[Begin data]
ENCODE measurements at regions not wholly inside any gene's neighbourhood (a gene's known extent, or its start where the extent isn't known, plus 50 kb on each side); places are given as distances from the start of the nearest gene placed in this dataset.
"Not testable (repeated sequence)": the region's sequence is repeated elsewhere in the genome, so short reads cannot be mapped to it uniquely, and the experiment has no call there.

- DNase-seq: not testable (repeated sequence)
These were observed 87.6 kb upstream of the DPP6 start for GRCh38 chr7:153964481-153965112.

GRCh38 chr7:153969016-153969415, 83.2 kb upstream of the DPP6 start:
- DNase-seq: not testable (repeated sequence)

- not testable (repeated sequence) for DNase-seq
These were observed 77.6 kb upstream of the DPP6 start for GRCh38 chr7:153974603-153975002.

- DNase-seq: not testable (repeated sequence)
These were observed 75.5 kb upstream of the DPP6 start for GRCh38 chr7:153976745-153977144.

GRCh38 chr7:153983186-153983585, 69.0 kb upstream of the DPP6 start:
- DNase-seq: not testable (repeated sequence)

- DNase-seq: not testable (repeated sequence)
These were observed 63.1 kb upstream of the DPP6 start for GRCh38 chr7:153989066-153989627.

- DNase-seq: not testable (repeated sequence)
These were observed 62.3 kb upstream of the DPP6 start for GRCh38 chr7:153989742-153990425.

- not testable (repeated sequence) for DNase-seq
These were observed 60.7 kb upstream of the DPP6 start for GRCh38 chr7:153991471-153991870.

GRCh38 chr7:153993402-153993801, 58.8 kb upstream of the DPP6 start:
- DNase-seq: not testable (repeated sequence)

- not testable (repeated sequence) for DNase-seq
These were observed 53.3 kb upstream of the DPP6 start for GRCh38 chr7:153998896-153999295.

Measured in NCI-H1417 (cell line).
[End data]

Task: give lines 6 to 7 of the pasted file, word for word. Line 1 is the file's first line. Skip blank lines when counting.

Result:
- DNase-seq: not testable (repeated sequence)

- not testable (repeated sequence) for DNase-seq